But that initial petition eventually led to $800 bonuses, an extra paid day off, and free lunches. “I felt like it was concessions that were meant to pacify us,” J said. But “they wouldn’t have happened if we hadn’t struggled.”
A former Uniqlo employee in New York City, Jossué Rivera, wanted to gather workers to call out sick to protest repeated flooding conditions as well as toxic management styles. Trans and nonbinary workers were often forced to wear uncomfortable clothing and young women dealt with older managers flirting with them, according to a series of social media posts that Rivera shared. But organizing proved challenging due to young employees’ fear of retaliation.
“Money’s been tight, especially more so with the pandemic,” added Rivera, a 29-year-old from the Bronx. “It’s really hard to band together and do something like that.” Uniqlo did not immediately respond to a request for comment.
“You have to build a movement”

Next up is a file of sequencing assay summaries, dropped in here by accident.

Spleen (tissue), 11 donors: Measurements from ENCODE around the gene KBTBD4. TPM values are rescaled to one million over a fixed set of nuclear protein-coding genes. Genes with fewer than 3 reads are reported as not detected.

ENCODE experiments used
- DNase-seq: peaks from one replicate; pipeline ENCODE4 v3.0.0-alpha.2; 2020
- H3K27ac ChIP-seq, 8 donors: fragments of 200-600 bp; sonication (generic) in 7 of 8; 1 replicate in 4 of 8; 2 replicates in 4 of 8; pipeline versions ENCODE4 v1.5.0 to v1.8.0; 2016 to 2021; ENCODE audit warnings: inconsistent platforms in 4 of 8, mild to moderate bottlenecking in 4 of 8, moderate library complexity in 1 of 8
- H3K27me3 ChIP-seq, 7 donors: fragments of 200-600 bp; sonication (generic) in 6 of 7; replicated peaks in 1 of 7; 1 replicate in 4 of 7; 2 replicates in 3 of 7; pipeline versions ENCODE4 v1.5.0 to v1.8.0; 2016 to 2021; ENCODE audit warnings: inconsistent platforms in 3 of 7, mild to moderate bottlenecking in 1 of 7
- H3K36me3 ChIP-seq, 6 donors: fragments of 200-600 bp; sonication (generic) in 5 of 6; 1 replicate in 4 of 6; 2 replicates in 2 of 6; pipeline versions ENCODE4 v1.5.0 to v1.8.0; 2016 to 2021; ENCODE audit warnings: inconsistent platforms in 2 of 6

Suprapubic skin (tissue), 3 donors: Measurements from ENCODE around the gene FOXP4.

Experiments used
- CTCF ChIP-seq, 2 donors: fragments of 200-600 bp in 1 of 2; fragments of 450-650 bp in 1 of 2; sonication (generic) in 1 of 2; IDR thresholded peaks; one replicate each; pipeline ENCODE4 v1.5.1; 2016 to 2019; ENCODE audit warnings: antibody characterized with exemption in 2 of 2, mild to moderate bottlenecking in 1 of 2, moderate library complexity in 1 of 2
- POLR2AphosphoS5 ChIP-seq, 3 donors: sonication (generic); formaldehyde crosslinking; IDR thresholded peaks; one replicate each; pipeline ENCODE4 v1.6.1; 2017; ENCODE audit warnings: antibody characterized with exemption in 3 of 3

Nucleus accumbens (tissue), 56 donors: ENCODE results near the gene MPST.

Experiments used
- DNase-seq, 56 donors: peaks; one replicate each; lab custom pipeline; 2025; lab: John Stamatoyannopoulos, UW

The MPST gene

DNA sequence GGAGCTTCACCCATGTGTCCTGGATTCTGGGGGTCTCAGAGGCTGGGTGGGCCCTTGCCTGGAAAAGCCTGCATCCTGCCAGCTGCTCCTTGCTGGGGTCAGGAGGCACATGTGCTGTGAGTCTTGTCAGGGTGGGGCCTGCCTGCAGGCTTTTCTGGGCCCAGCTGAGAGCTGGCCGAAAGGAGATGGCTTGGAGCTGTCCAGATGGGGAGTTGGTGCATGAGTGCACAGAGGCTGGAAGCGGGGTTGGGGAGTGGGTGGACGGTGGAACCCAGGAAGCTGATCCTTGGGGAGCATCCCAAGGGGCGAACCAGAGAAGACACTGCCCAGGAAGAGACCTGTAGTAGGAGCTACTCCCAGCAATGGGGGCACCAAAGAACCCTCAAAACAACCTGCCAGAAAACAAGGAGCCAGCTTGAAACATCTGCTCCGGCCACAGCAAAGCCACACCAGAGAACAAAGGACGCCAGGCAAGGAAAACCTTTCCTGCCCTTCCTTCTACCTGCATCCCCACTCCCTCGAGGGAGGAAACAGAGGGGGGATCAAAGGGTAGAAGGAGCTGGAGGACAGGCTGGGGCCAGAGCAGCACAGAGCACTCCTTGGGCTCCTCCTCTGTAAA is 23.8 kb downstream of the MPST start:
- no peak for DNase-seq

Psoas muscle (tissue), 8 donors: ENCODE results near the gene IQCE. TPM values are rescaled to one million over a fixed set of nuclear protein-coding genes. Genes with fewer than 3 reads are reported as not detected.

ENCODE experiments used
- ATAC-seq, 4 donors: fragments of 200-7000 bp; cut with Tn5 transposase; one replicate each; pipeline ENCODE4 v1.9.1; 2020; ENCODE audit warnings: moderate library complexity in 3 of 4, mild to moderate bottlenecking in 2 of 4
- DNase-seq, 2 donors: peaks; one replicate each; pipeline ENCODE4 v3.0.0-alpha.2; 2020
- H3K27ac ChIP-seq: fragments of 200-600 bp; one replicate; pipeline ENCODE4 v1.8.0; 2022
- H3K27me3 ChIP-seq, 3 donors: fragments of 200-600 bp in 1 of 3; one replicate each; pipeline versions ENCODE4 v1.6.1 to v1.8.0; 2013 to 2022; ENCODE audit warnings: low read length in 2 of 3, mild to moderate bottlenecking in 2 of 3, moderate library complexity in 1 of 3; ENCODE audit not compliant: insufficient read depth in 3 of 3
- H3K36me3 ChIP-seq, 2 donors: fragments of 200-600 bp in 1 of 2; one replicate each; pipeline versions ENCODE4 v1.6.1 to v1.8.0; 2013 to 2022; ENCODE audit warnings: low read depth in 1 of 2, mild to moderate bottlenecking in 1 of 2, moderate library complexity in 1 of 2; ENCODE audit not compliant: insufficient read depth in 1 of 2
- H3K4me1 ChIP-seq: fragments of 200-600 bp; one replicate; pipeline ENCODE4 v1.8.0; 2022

About half of non-union workers are receptive to unionizing, if the opportunity arose, according to one 2017 survey. About 55% of adults in the U.S. say unions have a positive impact on the country, which rises to 68% and 64% among Black and Hispanic adults, respectively, according to Pew Research Center surveys.
The Protecting the Right to Organize (PRO) Act, which has passed in the House of Representatives previously, could make it easier for workers to unionize. The bill would prohibit employers from misclassifying employees as freelancers or managers—two groups excluded from protections under federal labor laws. It would also bar employers from holding captive audience meetings like the one J—the Virginia preschool worker—faced.
But some workers are organizing outside of a traditional union structure with the National Labor Review Board and existing large-scale unions. That’s what Adam Ryan, a lead organizer with Target Workers Unite, aims to do through the worker collective. Ryan considers the group a union in itself—building power through a worker-led group.